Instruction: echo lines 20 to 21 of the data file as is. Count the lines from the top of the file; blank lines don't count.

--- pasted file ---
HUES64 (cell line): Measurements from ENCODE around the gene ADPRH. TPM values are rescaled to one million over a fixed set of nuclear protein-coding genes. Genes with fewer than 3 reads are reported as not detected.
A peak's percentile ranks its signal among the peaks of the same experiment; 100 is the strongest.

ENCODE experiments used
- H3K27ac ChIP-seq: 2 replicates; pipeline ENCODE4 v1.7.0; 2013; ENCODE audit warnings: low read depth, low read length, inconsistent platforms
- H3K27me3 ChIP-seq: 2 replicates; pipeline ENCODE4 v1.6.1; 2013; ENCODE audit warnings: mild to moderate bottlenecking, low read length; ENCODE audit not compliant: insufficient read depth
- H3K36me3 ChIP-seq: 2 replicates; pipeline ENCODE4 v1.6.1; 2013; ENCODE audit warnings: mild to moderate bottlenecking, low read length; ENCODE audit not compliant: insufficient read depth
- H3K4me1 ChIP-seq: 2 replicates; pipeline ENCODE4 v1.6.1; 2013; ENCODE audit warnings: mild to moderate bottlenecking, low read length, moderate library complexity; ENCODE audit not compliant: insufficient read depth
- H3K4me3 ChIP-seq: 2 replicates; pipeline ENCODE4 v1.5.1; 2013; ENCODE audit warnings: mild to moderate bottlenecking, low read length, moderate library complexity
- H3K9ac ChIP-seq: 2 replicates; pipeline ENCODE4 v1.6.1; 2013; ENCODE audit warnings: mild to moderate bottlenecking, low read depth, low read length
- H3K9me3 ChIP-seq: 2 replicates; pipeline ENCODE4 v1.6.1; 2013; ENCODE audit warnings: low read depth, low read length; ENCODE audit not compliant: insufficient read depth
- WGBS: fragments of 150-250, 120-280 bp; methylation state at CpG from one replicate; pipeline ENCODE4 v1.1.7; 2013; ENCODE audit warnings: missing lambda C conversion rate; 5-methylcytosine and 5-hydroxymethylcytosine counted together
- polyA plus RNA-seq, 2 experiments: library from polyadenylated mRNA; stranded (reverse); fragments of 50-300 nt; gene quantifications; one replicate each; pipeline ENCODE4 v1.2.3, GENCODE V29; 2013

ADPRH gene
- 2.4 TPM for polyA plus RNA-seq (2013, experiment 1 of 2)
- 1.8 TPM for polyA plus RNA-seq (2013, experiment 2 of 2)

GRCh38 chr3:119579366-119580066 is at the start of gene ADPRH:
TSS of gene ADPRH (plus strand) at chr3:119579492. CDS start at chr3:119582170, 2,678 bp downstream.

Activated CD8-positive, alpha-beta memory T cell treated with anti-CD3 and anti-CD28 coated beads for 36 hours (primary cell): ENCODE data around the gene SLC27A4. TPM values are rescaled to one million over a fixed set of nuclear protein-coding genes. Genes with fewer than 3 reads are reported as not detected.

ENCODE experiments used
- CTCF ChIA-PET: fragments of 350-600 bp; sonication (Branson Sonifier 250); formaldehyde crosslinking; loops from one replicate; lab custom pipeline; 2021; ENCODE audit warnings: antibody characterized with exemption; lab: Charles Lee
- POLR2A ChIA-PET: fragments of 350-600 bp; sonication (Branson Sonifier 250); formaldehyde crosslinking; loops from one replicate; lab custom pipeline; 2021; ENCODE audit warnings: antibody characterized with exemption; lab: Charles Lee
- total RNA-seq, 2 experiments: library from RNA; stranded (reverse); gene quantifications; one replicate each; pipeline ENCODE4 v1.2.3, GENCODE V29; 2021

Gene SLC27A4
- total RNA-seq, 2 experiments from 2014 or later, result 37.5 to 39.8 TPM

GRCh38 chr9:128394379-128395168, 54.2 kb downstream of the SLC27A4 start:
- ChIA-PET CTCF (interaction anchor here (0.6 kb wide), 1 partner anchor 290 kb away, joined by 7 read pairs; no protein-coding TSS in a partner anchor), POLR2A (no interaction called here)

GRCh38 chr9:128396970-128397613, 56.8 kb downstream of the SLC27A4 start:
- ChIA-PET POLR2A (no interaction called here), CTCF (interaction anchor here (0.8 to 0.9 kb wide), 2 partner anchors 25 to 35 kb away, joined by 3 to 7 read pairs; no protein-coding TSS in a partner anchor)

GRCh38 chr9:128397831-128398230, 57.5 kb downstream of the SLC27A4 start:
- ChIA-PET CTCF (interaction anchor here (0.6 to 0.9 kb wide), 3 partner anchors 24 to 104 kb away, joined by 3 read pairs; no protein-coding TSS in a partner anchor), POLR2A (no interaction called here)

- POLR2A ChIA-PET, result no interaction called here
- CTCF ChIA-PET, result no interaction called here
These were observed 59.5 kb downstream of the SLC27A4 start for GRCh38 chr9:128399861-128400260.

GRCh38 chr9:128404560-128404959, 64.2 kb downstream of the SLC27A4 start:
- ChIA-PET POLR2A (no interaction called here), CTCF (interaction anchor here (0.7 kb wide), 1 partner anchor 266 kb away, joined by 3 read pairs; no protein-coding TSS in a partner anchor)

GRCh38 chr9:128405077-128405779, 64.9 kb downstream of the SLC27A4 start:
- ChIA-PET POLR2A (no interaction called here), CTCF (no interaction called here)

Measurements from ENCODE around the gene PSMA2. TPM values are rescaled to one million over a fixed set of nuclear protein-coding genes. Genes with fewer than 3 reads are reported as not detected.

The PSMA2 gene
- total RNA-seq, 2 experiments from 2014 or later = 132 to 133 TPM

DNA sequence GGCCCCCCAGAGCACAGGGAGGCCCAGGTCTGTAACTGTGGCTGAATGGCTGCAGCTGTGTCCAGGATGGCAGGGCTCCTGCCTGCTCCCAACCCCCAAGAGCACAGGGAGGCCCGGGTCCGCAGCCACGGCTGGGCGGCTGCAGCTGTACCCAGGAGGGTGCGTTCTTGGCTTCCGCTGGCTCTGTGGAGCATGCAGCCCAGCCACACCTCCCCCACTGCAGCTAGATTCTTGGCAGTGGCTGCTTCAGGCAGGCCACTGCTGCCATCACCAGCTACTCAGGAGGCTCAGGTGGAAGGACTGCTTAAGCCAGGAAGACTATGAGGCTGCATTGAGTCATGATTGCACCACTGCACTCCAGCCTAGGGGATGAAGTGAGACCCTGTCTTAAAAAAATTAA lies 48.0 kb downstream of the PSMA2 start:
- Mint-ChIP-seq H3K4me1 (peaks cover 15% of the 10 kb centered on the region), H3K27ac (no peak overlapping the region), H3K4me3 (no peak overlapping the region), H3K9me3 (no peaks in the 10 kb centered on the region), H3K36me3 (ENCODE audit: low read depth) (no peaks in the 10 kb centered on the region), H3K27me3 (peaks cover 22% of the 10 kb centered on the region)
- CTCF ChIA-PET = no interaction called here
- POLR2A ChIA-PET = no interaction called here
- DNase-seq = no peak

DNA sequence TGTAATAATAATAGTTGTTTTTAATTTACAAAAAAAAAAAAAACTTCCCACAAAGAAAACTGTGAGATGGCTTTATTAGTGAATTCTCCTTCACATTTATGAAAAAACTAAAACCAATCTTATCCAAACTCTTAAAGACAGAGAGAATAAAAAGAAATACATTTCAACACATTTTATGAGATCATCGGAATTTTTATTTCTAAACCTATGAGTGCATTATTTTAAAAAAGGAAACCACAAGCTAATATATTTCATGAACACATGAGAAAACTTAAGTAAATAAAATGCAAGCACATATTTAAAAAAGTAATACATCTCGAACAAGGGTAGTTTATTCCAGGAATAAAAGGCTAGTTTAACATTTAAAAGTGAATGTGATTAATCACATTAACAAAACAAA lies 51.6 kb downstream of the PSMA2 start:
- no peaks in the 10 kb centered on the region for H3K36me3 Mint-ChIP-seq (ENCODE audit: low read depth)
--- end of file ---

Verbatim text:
- CTCF ChIA-PET: fragments of 350-600 bp; sonication (Branson Sonifier 250); formaldehyde crosslinking; loops from one replicate; lab custom pipeline; 2021; ENCODE audit warnings: antibody characterized with exemption; lab: Charles Lee
- POLR2A ChIA-PET: fragments of 350-600 bp; sonication (Branson Sonifier 250); formaldehyde crosslinking; loops from one replicate; lab custom pipeline; 2021; ENCODE audit warnings: antibody characterized with exemption; lab: Charles Lee